Guy Haines is a successful architect going through a divorce from his unfaithful wife, Miriam. Bruno is an alcoholic and a smooth-talker with a mean streak who wishes his father was dead.
Bruno proposes that they kill the hindrance in each other’s lives, which would be perfect because they would have an alibi and no motive for the actual murder. The guy does not think much of this until Miriam is strangled to death one day, and he’s suddenly forced into a situation where he will have to murder Bruno’s father.
This straightforward plot was so appealing because it addressed one of the questions we have always asked: Are humans inherently capable of committing evil acts? And if so, at what point do we do so?
2.4 The Talented Mr. Ripley by Patricia Highsmith (1955)
Goodreads Rating: 3.93
Another best-seller, this book centers around the iconic Tom Ripley. A con man and manipulator, Tom is dissatisfied with his life, so when he suddenly gets the opportunity to go on a paid trip to Italy, he jumps at the chance.
The trip is sponsored by Mr. Herbert Greenleaf, who believes that Tom is an old friend of his son, Dickie, and wants Tom to bring Dickie back home. Tom becomes obsessed with Dickie, but only because he wants to become Dickie himself.
So, he murders his new friend, moves to a new place, and takes his identity to begin a new life full of luxury. The book follows Tom as he attempts to keep this new identity and is full of our narrator’s manipulations, lies, and schemes.
2.5 The Haunting of Hill House by Shirley Jackson (1959)
Goodreads Rating: 3.83
This chilling novel was the basis for the spectacular Netflix adaptation of the same name. In the original story, Four people stay at a supposedly haunted house – Dr. Montague, a scholar, attempting to investigate the supernatural, and three others – Theodora and Eleanor, who have had previous experience with the supernatural, and Luke, the heir to the house.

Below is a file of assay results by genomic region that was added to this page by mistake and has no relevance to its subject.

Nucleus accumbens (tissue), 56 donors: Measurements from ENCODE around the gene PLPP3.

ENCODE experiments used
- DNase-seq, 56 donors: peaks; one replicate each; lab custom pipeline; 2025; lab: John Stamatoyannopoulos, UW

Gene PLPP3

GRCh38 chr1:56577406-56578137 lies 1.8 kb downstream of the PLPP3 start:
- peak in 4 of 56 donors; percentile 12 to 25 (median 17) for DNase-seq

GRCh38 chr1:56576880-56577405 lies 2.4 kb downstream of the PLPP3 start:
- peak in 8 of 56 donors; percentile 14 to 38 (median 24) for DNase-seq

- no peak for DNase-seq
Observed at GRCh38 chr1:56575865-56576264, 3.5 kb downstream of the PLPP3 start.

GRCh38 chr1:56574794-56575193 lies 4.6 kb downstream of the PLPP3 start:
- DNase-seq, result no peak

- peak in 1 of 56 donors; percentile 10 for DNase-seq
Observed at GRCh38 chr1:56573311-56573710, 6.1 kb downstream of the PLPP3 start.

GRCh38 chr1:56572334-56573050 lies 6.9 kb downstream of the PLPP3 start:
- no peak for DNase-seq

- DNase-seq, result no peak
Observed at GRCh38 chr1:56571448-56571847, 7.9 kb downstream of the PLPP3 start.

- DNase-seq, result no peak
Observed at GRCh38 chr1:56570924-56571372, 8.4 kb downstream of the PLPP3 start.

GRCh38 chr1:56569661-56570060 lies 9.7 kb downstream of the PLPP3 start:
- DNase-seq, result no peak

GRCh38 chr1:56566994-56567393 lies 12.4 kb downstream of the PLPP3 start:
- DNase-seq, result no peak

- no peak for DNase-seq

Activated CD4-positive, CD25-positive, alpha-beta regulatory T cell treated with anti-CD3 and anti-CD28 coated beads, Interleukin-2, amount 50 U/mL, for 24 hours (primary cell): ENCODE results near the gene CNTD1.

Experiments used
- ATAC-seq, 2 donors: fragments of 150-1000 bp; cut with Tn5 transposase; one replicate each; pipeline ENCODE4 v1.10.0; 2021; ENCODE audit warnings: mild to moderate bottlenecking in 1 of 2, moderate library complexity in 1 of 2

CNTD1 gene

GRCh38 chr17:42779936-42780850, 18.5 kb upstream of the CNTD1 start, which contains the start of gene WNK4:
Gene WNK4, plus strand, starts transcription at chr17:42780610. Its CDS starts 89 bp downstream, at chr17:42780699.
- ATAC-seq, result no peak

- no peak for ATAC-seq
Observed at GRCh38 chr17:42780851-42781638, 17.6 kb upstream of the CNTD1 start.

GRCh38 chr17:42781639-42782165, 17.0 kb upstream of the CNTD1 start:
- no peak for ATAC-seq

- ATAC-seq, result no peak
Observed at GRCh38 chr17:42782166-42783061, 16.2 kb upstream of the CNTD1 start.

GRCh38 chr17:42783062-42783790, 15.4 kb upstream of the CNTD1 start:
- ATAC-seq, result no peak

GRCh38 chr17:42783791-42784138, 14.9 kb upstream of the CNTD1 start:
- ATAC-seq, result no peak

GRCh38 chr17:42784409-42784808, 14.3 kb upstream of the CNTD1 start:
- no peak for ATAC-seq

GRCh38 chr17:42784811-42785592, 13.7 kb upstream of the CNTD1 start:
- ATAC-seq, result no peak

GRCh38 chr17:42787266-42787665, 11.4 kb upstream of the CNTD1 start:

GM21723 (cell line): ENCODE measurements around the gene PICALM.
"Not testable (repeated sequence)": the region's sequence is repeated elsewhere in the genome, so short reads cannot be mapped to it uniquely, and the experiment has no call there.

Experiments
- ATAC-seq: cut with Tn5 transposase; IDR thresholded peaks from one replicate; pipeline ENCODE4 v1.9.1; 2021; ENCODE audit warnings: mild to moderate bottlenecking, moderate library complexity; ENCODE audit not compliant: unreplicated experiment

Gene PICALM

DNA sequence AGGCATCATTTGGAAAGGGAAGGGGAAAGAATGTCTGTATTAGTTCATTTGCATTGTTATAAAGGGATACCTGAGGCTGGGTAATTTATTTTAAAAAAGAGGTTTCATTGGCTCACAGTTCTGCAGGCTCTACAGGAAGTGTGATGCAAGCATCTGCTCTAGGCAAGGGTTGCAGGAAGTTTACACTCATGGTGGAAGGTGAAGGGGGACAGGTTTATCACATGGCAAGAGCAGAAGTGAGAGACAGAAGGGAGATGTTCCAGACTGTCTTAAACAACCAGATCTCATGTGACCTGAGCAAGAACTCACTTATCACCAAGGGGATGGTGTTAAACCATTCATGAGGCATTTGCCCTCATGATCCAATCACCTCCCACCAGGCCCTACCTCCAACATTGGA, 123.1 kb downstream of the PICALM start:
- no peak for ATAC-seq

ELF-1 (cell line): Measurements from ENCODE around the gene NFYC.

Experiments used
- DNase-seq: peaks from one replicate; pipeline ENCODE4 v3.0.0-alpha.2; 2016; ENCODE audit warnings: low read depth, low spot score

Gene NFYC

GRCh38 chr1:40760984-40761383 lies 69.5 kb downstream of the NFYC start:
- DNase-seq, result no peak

While at first glance it may seem like a mere horror novel, due to the sinister nature of Hill House itself, this book also dives deep into each character’s psychological state of mind as the story progresses. Initially, the characters all bond very well, but soon their relationship with each other, and their minds, start to crumble.
2.6 Rosemary’s Baby by Ira Levin (1967)
Goodreads Rating: 4.02
Unlike other psychological thriller books, this book has more fantasy and supernatural elements. However, our main character, Rosemary Woodhouse, faces internal conflict as she tries to figure out what has happened.
She cannot remember what happened on a particular night, and her husband, Guy Woodhouse, admits to having sex with her while unconscious, with the defense that she was fertile at the time, which would help their dream of having a baby.
Soon, Rosemary realizes that everything is not as it seems and something is wrong. She starts to become paranoid. The book deals with themes of the occult, cult practices, and domestic abuse. It’s a raw and truly terrifying read.
2.7 Misery by Stephen King (1987)
Goodreads Rating: 4.2
We all know how scary any fandom can get. That fear is beautifully portrayed in this psychological horror thriller. The book is narrated from the point of view of Paul Sheldon, a historical romance author who uses a wheelchair and is completely at the mercy of his biggest fan, Annie Wilkins, who rescued him from a car accident.
She forces him to write a book bringing her favorite character from his books, Misery, back to life. Paul is no longer writing for his career but for his life.
Stephen King has long been hailed as the king of horror novels, and many of his books could be covered under this list. If you want to read more novels by him, check out this list.
2.8 The Silence of the Lambs by Thomas Harris (1988)
Goodreads Rating: 4.23
To find a serial killer, Buffalo Bill, an FBI agent, Clarice Starling, is forced to ask for help from Hannibal Lecter, a cunning psychopath and cannibal. Despite initially appearing to be an odd couple, the two work together to crack the case and prevent Buffalo Bill from killing again.
Clarice Starling, however, is sucked into Lecter’s sinister world of lies and manipulation. While assisting her in their search for justice, he is also pulling strings that will help him break out of his prison.
If you enjoy criminally insane masterminds and action, this book is for you. Surprisingly, the movie inspired by this book is a cult classic. It’s objectively one of the best psychological thrillers books of all time.
2.9 The Secret History by Donna Tartt (1992)
Goodreads Rating: 4.16
This may be a surprising book on the list, but it covers all the major elements of psychological thriller books. It’s perfect for those who enjoy a good murder mystery, psychological horror, and a dark academic aesthetic. The book is Donna Tartt’s debut novel.
The book’s narrator is Richard Papen, an unexceptional young man from a working-class background. He casually reveals that he and his friends have murdered another one of their friends, Bunny, and have not been caught. The real mystery is why, how the murder happened and how the group deals with it.